Mobile Web sites, love 'em or hate 'em?

Summary:One of the most highly charged topics of the ZDNet redesign is how it's rendered on mobile devices. iPhone and Android browsers get Mobile ZDNet by default -- and this gets users worked into a lather. Are mobile sites really that bad?

You may have noticed that we've given ZDNet a fresh coat of paint this week. As part of the redesign, ZDNet mobile also got a refresh. Any redesign, especially to a site as deep as ZDNet, is bound to have some bumps along the way, that comes with the territory and is to be expected.

Surprisingly, one of the most highly charged topics of the redesign is how ZDNet is rendered on mobile devices. For example, when visiting www.zdnet.com from a mobile Web browser you will get redirected to ZDNet mobile -- m.zdnet.com. The site, an optimized version of the full ZDNet site, is presented to anyone browsing from the iPhone OS (i.e. iPad, iPhone or iPod touch) or Android OS (i.e. Incredible, Nexus One, Droid, etc.)

Our own mobile gadgeteer, Matt Miller notes which mobile devices get served which version of ZDNet:

  • Nokia N900: Has a desktop-class browser.
  • Palm Pre Plus: Redirects to m.zdnet.com
  • HTC Nexus One/Incredible, Android 2.1: Redirects to m.zdnet.com
  • Google Android Skyfire 2.0 browser: Serves up full ZDNet, like the Nokia N900.
  • T-Mobile HD2 Windows Mobile IE Mobile browser: Works like a champ with the full site showing up just fine and is FAST.
  • T-Mobile HD2 Windows Mobile IE Opera Mobile 9.7 browser: Works like a champ with the full site showing up just fine and is FAST.

The problem is the mobile sites are almost universally hated and a vocal group of opponents get up in arms about the issue. The feedback from iPhone and iPad users was quick and exacting. Take for example this email from an industry colleague that I've known for a while:

With respect to WordPress why can't they treat the iPhone as a computer running Safari and give all the other less capable mobile devices the crippled internet. Steve introduced the iPhone as being able to display the full internet but someone in their great wisdom decided to lump us in with the less capable mobile devices... I WILL NOT visit sites on my iPhone or iPad which force me into a Mobile RSS type presentations.

A comment by Mike Zander called us on the carpet for even considering serving a mobile Web site to the iPad:

Could you please tell your IT team to take the ipad off the list of devices classified as mobile browsers? It can view the full site, and being forced to go to the crappy mobile site is a pain in the u know what. And that link to view the full site does not work. I know you guys are supposed to be techies and what not but not knowing that the ipad works with the full site is a gross oversight. This is really too simple of a thing to make such a big mistake like that, it may call into question the actual tech know how of your IT department.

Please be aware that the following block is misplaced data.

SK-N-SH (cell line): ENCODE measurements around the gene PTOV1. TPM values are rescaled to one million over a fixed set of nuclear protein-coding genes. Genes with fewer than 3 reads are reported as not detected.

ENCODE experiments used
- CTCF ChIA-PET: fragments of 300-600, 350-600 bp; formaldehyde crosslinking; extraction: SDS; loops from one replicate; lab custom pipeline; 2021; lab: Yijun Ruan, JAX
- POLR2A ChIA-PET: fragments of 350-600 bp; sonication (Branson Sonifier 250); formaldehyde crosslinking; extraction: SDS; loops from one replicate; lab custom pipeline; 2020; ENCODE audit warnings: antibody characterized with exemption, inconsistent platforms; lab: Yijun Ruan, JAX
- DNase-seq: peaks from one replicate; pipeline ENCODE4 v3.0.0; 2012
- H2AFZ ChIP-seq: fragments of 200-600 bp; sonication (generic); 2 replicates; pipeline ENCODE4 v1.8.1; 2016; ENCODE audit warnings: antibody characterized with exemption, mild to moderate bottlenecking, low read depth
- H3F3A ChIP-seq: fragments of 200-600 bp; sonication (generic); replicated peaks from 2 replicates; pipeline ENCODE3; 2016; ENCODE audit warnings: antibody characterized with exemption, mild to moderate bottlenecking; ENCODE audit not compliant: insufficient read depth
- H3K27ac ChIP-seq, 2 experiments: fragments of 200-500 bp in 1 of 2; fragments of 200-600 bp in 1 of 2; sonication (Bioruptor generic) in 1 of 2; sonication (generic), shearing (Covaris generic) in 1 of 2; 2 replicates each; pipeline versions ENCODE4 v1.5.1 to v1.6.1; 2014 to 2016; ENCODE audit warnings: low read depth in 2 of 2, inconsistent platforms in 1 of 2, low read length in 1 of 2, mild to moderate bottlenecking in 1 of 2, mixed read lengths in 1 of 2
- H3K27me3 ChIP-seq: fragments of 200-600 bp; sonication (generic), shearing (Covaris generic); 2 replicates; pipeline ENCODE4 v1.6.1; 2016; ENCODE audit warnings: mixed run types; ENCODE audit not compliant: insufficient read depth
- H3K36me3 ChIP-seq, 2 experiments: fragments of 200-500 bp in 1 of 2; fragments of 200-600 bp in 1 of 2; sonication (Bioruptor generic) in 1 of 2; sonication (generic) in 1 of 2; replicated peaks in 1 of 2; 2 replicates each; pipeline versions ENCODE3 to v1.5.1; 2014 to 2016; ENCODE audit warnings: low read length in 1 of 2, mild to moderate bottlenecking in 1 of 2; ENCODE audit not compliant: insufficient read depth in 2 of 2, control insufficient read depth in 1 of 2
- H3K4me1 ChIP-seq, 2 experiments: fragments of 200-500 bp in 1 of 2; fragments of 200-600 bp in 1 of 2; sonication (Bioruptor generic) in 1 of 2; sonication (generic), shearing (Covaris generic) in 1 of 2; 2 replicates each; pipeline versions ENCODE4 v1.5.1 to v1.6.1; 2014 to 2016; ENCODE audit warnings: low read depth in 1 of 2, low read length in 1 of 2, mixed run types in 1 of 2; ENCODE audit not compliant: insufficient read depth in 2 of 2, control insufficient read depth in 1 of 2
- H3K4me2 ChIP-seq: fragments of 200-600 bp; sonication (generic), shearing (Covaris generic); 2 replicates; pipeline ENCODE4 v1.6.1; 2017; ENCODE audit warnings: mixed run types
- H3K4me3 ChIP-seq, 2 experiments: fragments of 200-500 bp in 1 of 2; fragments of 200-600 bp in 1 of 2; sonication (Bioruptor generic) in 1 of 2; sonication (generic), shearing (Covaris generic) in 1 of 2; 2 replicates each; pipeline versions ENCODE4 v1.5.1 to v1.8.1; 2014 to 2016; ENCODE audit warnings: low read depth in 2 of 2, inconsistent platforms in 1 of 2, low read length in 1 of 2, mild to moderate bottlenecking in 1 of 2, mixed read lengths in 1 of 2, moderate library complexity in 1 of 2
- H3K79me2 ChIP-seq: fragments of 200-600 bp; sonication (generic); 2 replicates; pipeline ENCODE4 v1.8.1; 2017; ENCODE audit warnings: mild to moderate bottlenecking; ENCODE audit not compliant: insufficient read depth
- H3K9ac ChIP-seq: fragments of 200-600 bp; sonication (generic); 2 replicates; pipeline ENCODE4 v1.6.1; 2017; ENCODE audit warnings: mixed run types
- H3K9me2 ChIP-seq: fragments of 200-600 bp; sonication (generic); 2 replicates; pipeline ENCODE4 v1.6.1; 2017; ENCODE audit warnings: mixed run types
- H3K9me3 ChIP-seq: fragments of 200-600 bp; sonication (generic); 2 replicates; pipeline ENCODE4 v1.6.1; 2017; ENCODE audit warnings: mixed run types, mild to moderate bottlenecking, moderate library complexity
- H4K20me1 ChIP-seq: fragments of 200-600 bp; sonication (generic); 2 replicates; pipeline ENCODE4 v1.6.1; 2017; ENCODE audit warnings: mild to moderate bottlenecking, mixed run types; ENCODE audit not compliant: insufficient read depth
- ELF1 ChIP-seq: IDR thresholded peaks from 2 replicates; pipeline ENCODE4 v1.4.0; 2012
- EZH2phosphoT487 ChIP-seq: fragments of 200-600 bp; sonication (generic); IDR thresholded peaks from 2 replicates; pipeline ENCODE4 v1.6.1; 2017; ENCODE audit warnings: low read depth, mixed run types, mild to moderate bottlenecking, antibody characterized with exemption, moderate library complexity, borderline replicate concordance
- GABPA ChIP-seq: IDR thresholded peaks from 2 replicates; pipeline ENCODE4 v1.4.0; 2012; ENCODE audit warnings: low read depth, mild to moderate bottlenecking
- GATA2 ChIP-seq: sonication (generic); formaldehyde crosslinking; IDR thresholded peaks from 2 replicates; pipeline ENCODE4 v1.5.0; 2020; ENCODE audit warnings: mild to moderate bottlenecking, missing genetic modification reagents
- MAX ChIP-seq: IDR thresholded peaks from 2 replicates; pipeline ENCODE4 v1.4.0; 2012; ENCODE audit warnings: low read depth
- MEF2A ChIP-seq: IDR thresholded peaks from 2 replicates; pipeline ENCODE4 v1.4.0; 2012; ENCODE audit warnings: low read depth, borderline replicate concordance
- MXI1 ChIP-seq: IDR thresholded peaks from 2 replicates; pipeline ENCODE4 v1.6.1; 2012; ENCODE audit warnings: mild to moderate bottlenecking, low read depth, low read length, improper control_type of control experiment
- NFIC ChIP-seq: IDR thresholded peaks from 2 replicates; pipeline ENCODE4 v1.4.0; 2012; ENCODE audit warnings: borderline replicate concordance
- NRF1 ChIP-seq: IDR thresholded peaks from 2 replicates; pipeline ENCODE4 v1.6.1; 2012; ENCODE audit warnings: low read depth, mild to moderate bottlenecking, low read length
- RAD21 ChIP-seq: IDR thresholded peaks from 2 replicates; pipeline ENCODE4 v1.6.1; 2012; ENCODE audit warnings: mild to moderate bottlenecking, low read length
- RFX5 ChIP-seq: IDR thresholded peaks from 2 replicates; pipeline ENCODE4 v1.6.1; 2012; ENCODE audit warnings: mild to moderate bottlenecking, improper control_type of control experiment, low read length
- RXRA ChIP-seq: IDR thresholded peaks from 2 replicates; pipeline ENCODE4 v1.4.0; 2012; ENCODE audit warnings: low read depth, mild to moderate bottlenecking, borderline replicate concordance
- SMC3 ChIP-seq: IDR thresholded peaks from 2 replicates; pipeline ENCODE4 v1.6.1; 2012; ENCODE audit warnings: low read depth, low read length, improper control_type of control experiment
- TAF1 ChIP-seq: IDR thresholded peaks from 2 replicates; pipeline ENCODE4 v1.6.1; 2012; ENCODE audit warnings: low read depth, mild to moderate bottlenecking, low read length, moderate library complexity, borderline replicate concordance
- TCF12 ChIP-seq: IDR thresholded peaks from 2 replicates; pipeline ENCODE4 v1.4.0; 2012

While I agree that mobile sites have their down sides (no comments, etc.) they're served for a reason -- namely a faster browsing experience on mobile devices.

Most mobile sites, including ZDNet's, have a ripcord that you can pull to take you back to the full site. In our case, clicking the "View Full Site" link (pictured) on the bottom left area of ZDNet mobile takes you to the full HTML version.

Even have to click on a "full site" link is irksome to many because it's an extra step and the link can be difficult to find. It can also be annoying when the setting isn't stored in a cookie, requiring a click on the full site link on every visit.

So I ask you, fair reader, what's your take on mobile versions of Web sites? Love 'em, or hate 'em? What are some specifically good or bad examples?

Topics: Software Development, Browser, Mobility

About

Jason D. O'Grady developed an affinity for Apple computers after using the original Lisa, and this affinity turned into a bona-fide obsession when he got the original 128 KB Macintosh in 1984. He started writing one of the first Web sites about Apple (O'Grady's PowerPage) in 1995 and is considered to be one of the fathers of blogging.... Full Bio

zdnet_core.socialButton.googleLabel Contact Disclosure

Kick off your day with ZDNet's daily email newsletter. It's the freshest tech news and opinion, served hot. Get it.

Related Stories

The best of ZDNet, delivered

You have been successfully signed up. To sign up for more newsletters or to manage your account, visit the Newsletter Subscription Center.
Subscription failed.